Ensuring the integrity of any reservoir be it conventional or unconventional, requires collaboration. Seismology has a large part to play here too. Away from the well-known and exciting work being carried out on understanding earthquakes, the field of ‘ambient noise’ seismic data has the potential to revolutionise our understanding of Earth dynamics and can be applied to monitoring changes in zones of natural and induced (minor tremors caused by human activity) seismicity in oil & gas reservoirs and also geothermal fields, highlights P. Martin Mai, President of the Seismology (SM) Division.

In seismology, ambient noise, or “background noise” recorded on seismic instruments refers to the seismic energy that is continuously generated by various natural (e.g. ocean waves, wind, etc) and man-made (traffic, industrial activities) processes. Classically, seismology wants to avoid any noise contamination of seismic recordings, as the noise masks or even destroys the desired “deterministic” signals from earthquakes or exploration-driven seismic excitations. However, experimental and theoretical work over the last ~10 yrs has shown that the mathematically predicted relation between “noise” and the Earth elastic properties can be applied to use “noise” for making inference about Earth structure. “Ambient noise” studies in seismology have been used, for instance, to infer properties of the Earth crust and how it may change on small scales (like in earthquake fault zones) over time, but ‘ambient noise tomography’ also helps to unravel Earth properties in the upper mantle (down to ~150 km depth). Research in ambient-noise seismology requires dense seismic recording networks that continuously record the subtle movements of the ground. Advanced processing and interpretation techniques then allow to also, for instance, monitor the processes within, and thus the state, or geothermal or oil & gas reservoirs.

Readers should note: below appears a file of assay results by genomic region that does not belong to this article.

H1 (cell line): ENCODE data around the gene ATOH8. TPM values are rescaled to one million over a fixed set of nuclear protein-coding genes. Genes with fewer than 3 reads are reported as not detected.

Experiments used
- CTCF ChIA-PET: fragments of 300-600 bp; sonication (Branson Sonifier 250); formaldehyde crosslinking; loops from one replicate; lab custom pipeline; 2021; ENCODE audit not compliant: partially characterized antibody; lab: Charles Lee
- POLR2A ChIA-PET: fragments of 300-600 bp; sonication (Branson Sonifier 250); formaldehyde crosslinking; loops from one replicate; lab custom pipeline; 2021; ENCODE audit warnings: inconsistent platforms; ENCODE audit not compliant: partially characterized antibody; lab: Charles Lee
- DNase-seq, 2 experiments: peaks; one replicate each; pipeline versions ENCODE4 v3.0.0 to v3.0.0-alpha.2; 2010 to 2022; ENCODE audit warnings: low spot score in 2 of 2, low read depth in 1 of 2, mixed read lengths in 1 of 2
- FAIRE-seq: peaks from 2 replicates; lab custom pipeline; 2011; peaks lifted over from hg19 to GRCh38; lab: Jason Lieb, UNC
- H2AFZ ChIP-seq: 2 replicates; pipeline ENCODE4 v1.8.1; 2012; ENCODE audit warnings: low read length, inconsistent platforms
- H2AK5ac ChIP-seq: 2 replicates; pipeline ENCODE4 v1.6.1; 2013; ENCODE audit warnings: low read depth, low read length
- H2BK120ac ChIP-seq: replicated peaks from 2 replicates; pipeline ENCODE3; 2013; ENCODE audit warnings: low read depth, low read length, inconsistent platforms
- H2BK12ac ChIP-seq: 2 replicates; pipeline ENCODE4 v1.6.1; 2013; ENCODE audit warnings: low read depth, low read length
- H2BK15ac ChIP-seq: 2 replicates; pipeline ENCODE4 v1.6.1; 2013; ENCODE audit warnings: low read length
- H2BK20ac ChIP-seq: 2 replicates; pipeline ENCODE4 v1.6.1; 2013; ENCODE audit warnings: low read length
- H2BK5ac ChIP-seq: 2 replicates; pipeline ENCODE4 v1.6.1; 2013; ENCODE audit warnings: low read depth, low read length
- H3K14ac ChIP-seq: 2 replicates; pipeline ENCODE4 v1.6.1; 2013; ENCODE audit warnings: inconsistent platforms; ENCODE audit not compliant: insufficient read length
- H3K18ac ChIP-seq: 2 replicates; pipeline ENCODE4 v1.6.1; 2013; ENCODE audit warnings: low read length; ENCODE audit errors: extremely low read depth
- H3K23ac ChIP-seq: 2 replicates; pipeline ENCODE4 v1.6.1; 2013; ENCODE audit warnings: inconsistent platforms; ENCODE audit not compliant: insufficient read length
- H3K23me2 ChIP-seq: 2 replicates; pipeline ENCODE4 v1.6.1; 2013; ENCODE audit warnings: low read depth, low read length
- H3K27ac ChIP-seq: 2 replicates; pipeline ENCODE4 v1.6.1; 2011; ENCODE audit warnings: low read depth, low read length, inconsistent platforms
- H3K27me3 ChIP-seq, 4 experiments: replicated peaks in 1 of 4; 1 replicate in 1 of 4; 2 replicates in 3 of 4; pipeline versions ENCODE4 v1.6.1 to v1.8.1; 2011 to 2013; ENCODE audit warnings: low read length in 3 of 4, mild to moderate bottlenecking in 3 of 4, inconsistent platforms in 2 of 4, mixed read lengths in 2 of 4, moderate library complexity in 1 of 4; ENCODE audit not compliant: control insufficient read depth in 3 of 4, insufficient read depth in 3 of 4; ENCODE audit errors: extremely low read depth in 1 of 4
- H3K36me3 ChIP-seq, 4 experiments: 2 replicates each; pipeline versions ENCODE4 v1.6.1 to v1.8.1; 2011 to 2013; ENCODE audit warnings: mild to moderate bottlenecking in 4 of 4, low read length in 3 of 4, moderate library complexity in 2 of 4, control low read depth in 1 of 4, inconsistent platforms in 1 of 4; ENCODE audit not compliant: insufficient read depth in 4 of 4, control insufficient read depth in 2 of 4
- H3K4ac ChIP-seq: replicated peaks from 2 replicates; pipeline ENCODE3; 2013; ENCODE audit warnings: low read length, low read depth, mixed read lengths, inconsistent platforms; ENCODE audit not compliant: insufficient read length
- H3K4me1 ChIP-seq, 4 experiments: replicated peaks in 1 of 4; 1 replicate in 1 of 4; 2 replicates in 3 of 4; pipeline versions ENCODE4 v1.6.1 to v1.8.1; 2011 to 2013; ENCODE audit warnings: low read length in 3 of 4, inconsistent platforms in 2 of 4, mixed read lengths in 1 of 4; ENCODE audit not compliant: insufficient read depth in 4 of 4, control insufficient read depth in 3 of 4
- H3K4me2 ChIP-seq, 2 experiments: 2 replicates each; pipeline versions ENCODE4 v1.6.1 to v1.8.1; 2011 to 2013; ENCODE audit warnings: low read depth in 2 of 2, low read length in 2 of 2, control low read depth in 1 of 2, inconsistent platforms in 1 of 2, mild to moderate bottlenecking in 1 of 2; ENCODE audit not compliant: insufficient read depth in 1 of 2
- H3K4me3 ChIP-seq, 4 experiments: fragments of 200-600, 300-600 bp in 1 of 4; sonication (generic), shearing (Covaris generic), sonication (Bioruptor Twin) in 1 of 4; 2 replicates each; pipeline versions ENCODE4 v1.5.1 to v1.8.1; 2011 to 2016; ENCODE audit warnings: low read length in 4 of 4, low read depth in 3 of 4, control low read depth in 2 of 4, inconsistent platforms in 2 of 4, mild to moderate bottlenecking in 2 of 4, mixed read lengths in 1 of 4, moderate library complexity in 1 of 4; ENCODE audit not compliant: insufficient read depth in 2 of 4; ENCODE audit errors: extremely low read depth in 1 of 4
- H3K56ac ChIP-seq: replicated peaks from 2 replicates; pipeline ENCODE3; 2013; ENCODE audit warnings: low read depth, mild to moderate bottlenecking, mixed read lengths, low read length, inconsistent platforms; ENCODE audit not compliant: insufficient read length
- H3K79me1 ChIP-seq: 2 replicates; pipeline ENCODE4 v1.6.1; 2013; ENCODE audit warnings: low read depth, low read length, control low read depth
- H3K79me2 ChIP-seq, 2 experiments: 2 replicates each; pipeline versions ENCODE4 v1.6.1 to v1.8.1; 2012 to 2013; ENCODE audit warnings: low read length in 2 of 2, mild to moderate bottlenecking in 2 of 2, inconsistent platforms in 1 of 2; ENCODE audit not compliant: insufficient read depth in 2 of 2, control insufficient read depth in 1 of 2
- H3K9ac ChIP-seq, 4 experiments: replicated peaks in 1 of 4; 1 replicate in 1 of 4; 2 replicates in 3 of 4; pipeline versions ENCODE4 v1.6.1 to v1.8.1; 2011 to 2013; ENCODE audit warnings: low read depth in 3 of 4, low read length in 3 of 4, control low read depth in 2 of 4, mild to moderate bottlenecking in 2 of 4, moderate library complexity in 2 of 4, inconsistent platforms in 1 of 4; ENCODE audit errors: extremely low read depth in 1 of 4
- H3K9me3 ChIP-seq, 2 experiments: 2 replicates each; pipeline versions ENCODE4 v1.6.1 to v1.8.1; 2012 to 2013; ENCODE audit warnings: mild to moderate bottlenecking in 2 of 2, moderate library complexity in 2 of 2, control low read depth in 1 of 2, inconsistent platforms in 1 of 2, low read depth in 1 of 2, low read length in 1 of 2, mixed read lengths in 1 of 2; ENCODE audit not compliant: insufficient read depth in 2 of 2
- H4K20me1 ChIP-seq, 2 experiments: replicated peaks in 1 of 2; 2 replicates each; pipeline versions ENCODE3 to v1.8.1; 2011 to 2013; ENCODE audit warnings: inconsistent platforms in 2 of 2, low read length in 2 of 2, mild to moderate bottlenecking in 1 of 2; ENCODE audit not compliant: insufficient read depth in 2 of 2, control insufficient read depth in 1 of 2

Raw materials

 A new rural landscape in Irpinia. Credit: Sabina Porfido (distributed via imaggeo.egu.eu)

A new rural landscape in Irpinia. Credit: Sabina Porfido (distributed via imaggeo.egu.eu)